The 10% (90/10) coupler 62 can be employed to inject a weak signal, which is parametrically amplified, and the output signal and the generated idler are used for alignment purposes. For the photon-counting measurements described herein, the input signal is blocked.
After passing through the 90/10 coupler 62, the fluorescence photons are directed towards the free-space filters that separate the signal photons and the idler photons from each other and from the pump photons. To measure the nonclassical (i.e., quantum) correlations between the signal and the idler photons, the pump photons are effectively suppressed by the double-grating spectrometer from reaching the detectors APD1 and APD2. Since a typical pump pulse contains ˜108 photons and interest lies in detecting ˜0.01photons/pulse, a pump-to-signal (idler) rejection ratio in excess of 100 dB is required.
With standard optical fiber serving as the transmission medium, technological synergy between the generation component and the other information processing components of the overall quantum network can be achieved by employing sources of entanglement that rely on the nonlinearity of the fiber itself. The parametric fluorescence accompanying four-wave mixing in the fiber's low-loss telecommunication band creates non-classically correlated signal and idler photon pairs. Such correlations can be exploited to generate polarization-entangled photon pairs. As will be shown, the system 20 can use the fiber-generated polarization-entangled photon pairs to create and detect the four “Bell states” in the 1550 nm wavelength region. Measurements show that a violation of Bell's inequality in excess of 2 σ is achieved. Delayed, orthogonally-polarized pump pulses (angular frequency, ωp) are injected into the Sagnac loop 26 from using a technique that allows for precise relative phase control between the two pump pulses. Within the Sagnac loop 26, spontaneously scattered signal-idler photons are created at a rate of ˜0.1 pairs/pump pulse. The signal-idler angular frequencies follow ωs(i)=2ωp+(−)Ω, where Ω is determined by the phase matching condition for the four wave mixing interaction in the DSF. The generated pairs emerge from the Sagnac loop 26 and pass through the PM fiber 28 that removes the delay introduced at the input. At this point, the photons are in the polarization-entangled state given by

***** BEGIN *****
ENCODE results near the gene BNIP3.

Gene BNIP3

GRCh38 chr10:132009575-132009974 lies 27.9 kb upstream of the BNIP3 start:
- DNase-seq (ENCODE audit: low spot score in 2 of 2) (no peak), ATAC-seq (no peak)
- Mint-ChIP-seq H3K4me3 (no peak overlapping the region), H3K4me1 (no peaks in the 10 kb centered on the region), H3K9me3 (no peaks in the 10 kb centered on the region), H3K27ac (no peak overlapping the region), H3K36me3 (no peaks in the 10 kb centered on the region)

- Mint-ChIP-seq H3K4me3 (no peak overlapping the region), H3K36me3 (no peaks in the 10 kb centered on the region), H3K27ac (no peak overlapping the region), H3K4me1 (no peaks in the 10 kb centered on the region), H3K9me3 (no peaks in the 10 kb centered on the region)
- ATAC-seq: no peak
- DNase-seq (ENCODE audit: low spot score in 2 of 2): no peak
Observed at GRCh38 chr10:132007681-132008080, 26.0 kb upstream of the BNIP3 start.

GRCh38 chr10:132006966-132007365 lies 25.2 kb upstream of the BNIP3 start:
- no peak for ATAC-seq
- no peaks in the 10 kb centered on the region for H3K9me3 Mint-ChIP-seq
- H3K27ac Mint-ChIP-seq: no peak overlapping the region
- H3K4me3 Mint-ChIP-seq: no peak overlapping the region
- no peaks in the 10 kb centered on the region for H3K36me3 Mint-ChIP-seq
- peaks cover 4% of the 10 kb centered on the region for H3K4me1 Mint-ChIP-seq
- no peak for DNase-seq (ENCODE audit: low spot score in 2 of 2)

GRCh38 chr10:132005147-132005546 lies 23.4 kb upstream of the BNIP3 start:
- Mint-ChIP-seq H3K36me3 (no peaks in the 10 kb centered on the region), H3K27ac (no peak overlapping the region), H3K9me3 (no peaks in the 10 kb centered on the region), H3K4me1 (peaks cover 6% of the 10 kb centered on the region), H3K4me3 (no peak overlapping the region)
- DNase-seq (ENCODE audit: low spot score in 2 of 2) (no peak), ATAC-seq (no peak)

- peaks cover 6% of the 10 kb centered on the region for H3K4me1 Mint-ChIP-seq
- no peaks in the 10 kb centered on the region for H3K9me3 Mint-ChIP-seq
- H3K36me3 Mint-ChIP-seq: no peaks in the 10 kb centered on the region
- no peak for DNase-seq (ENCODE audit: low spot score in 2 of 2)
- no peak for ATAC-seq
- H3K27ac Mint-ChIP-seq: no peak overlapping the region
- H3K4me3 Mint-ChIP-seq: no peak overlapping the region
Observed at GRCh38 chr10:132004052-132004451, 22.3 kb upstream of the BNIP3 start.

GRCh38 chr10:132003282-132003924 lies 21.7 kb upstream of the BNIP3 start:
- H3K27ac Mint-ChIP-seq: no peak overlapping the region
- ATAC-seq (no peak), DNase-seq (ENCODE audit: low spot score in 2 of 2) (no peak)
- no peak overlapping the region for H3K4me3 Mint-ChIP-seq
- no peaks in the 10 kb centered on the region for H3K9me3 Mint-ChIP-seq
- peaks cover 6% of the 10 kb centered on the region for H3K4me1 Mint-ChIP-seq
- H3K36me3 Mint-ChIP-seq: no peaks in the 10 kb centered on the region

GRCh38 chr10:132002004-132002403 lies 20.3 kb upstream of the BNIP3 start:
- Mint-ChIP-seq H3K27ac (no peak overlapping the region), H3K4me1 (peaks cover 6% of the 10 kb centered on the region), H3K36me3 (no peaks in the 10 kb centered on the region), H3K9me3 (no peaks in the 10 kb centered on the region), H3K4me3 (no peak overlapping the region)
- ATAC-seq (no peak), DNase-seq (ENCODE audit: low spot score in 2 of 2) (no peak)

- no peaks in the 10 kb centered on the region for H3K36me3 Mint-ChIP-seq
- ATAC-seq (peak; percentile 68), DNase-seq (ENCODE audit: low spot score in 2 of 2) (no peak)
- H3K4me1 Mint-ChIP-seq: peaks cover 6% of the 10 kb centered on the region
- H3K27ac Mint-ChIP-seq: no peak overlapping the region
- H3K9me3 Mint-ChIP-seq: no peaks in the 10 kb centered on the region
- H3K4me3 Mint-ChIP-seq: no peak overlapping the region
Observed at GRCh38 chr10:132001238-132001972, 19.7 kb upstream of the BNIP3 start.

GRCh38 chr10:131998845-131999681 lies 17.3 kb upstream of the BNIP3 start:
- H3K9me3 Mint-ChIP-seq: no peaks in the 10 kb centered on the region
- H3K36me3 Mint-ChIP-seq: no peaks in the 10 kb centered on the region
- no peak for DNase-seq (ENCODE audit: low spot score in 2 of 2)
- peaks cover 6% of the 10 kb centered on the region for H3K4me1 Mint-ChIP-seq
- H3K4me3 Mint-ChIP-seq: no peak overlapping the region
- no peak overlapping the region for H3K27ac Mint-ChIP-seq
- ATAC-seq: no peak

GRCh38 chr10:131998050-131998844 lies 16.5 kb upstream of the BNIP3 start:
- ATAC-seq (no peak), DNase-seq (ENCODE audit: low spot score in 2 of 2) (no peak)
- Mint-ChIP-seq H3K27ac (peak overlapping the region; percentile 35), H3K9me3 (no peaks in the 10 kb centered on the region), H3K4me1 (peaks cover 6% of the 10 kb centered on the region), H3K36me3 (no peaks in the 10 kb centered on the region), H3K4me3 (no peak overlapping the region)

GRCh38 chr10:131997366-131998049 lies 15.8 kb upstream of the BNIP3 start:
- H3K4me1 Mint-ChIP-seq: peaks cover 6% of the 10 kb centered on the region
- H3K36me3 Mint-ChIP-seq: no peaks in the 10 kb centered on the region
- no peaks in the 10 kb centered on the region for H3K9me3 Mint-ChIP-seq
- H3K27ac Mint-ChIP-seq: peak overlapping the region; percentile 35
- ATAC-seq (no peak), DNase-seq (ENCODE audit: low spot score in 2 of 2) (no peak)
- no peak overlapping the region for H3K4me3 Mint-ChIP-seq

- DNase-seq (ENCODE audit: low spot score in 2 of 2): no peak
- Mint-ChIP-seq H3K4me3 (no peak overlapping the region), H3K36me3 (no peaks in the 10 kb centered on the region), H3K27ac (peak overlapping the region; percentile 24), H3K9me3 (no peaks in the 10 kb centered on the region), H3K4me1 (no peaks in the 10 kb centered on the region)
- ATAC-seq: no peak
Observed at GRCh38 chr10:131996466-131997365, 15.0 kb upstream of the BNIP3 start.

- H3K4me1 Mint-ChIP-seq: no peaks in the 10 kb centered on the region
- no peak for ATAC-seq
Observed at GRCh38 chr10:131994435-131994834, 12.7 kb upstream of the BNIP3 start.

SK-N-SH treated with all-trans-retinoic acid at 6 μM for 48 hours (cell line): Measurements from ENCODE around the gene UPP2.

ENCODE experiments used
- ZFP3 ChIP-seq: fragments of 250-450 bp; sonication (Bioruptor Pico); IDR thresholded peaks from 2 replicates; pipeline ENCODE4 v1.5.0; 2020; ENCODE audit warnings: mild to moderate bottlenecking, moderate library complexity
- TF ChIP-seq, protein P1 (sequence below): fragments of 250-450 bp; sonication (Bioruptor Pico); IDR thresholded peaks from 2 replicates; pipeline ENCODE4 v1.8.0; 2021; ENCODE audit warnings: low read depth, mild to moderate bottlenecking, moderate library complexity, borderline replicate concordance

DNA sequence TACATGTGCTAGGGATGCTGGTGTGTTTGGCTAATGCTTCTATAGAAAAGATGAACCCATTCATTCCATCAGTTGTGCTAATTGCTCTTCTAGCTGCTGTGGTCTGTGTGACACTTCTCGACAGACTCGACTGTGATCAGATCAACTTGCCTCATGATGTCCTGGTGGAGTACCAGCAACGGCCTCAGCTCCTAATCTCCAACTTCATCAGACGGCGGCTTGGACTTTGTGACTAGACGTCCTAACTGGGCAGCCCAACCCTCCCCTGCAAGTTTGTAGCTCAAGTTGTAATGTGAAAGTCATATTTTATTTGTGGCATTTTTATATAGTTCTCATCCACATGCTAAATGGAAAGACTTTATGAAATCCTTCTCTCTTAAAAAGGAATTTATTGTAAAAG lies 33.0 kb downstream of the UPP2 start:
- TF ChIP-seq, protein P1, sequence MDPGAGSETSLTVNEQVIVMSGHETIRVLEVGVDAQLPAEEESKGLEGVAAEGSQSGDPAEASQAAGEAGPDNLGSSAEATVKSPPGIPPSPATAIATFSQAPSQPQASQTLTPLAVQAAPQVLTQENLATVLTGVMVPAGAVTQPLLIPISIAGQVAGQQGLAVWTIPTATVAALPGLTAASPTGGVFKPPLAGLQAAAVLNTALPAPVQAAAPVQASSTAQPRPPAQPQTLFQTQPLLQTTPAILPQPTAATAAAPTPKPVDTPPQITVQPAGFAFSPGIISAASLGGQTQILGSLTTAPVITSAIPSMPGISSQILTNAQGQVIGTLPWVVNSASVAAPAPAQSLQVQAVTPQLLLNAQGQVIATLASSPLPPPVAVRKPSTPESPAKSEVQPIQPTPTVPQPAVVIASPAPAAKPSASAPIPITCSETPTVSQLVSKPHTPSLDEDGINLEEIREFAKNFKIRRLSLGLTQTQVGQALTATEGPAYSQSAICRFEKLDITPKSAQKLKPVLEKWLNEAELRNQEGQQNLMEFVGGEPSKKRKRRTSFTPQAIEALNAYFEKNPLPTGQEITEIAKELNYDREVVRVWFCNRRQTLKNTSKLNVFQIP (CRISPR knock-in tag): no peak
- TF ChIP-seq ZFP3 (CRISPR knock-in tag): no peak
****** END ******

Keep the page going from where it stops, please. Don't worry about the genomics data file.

|ψ>=(1/√2)[|H s H I >+e i2 φp |V s V i>] (1)
where H and V represent horizontally and vertically polarized photons, respectively, the subscripts “s” and “i ”0 indicate signal and idler, and φp is the relative phase between the horizontally and vertically polarized photons. The relative phase φp is controlled by adjusting the relative phase between the two pump pulses using the phase/delay control 34. The photon pairs are then separated from each other using a double-grating spectral filter, passed through polarizing analyzers, and counted using InGaAs APDs operated in the gated-Geiger mode. The overall detection efficiency for a given gate is 7-9%.
The evidence of polarization entanglement is shown in FIG. 7.
Angle settings of the analyzing polarizers
It is pointed out that while in the examples used for describing the invention, the photons are described as being in the polarization-entangled state given by the relationship |HsHi>+ei2φp|VsVi>. However, the phase controller 34 and HWP 53 are set as a function of which Bell state is to be produced. Thus, depending upon these settings, the system 20 can produce and detect any one the four. Bell polarization-entangled states, namely:
Precise control of the parameter φp is essential for proper operation. To achieve the required measure of control a reference beam is introduced, via the 10% (90/10) coupler 62, which is set to a wavelength different from that of the to pump, signal, and idler. Classical interference on the reference beam is monitored simultaneously as photon counting measurements are being made to verify that φp is properly set to 0 or π/2 and does not change during the course of the measurement. This technique relies on the fact that the phase of the reference beam is identical to that of the signal and idler photons. In